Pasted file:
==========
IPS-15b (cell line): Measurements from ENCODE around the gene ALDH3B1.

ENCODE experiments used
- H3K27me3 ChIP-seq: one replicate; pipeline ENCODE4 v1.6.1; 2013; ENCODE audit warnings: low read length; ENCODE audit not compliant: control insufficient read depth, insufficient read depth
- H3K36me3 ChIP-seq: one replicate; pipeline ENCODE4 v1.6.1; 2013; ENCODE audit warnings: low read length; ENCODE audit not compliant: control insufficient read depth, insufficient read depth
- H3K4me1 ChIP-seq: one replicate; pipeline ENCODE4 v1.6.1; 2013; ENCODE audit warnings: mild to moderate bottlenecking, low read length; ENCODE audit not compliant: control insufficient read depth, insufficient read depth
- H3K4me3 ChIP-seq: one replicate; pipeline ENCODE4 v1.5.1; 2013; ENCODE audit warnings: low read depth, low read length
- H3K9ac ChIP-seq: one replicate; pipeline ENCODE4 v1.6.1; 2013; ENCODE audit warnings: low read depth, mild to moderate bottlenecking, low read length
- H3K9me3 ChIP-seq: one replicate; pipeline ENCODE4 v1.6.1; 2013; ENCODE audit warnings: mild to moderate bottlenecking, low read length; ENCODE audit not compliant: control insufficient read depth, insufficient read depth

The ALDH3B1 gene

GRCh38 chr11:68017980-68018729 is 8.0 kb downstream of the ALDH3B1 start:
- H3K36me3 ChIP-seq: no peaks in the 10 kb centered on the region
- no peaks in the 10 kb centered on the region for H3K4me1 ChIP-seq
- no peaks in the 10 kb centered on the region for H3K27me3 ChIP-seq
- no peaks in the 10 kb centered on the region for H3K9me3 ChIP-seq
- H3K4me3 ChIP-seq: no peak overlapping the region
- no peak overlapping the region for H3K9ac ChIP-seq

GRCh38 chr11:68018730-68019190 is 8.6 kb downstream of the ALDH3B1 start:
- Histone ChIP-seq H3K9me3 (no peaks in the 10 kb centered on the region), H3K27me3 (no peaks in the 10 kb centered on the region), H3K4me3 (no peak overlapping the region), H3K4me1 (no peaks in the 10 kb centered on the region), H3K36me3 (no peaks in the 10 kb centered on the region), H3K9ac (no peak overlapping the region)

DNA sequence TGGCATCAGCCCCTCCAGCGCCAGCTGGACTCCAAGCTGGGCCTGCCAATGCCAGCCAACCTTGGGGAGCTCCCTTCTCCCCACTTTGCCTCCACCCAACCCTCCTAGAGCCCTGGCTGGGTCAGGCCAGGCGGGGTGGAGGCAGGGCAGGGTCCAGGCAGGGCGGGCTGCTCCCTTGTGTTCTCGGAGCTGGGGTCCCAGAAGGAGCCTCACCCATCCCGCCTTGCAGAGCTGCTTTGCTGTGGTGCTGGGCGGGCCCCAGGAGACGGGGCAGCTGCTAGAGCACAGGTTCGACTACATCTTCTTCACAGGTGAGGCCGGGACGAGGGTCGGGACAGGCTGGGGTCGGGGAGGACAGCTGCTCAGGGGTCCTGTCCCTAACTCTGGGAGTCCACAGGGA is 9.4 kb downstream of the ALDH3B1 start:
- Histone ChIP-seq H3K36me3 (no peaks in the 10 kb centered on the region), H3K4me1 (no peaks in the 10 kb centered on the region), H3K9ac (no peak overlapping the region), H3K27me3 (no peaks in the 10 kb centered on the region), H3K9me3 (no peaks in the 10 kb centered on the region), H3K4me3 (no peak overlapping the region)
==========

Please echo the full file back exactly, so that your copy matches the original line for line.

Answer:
IPS-15b (cell line): Measurements from ENCODE around the gene ALDH3B1.

ENCODE experiments used
- H3K27me3 ChIP-seq: one replicate; pipeline ENCODE4 v1.6.1; 2013; ENCODE audit warnings: low read length; ENCODE audit not compliant: control insufficient read depth, insufficient read depth
- H3K36me3 ChIP-seq: one replicate; pipeline ENCODE4 v1.6.1; 2013; ENCODE audit warnings: low read length; ENCODE audit not compliant: control insufficient read depth, insufficient read depth
- H3K4me1 ChIP-seq: one replicate; pipeline ENCODE4 v1.6.1; 2013; ENCODE audit warnings: mild to moderate bottlenecking, low read length; ENCODE audit not compliant: control insufficient read depth, insufficient read depth
- H3K4me3 ChIP-seq: one replicate; pipeline ENCODE4 v1.5.1; 2013; ENCODE audit warnings: low read depth, low read length
- H3K9ac ChIP-seq: one replicate; pipeline ENCODE4 v1.6.1; 2013; ENCODE audit warnings: low read depth, mild to moderate bottlenecking, low read length
- H3K9me3 ChIP-seq: one replicate; pipeline ENCODE4 v1.6.1; 2013; ENCODE audit warnings: mild to moderate bottlenecking, low read length; ENCODE audit not compliant: control insufficient read depth, insufficient read depth

The ALDH3B1 gene

GRCh38 chr11:68017980-68018729 is 8.0 kb downstream of the ALDH3B1 start:
- H3K36me3 ChIP-seq: no peaks in the 10 kb centered on the region
- no peaks in the 10 kb centered on the region for H3K4me1 ChIP-seq
- no peaks in the 10 kb centered on the region for H3K27me3 ChIP-seq
- no peaks in the 10 kb centered on the region for H3K9me3 ChIP-seq
- H3K4me3 ChIP-seq: no peak overlapping the region
- no peak overlapping the region for H3K9ac ChIP-seq

GRCh38 chr11:68018730-68019190 is 8.6 kb downstream of the ALDH3B1 start:
- Histone ChIP-seq H3K9me3 (no peaks in the 10 kb centered on the region), H3K27me3 (no peaks in the 10 kb centered on the region), H3K4me3 (no peak overlapping the region), H3K4me1 (no peaks in the 10 kb centered on the region), H3K36me3 (no peaks in the 10 kb centered on the region), H3K9ac (no peak overlapping the region)

DNA sequence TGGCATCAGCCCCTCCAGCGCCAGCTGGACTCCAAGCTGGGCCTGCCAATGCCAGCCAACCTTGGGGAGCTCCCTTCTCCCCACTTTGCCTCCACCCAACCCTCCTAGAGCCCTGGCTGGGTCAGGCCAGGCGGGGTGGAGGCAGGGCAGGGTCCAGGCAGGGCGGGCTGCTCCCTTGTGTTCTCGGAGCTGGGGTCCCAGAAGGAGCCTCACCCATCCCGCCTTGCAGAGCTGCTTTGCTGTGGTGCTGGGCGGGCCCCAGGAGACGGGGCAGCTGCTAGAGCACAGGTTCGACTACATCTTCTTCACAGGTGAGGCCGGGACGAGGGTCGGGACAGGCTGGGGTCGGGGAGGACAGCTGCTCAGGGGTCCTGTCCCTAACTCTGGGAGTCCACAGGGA is 9.4 kb downstream of the ALDH3B1 start:
- Histone ChIP-seq H3K36me3 (no peaks in the 10 kb centered on the region), H3K4me1 (no peaks in the 10 kb centered on the region), H3K9ac (no peak overlapping the region), H3K27me3 (no peaks in the 10 kb centered on the region), H3K9me3 (no peaks in the 10 kb centered on the region), H3K4me3 (no peak overlapping the region)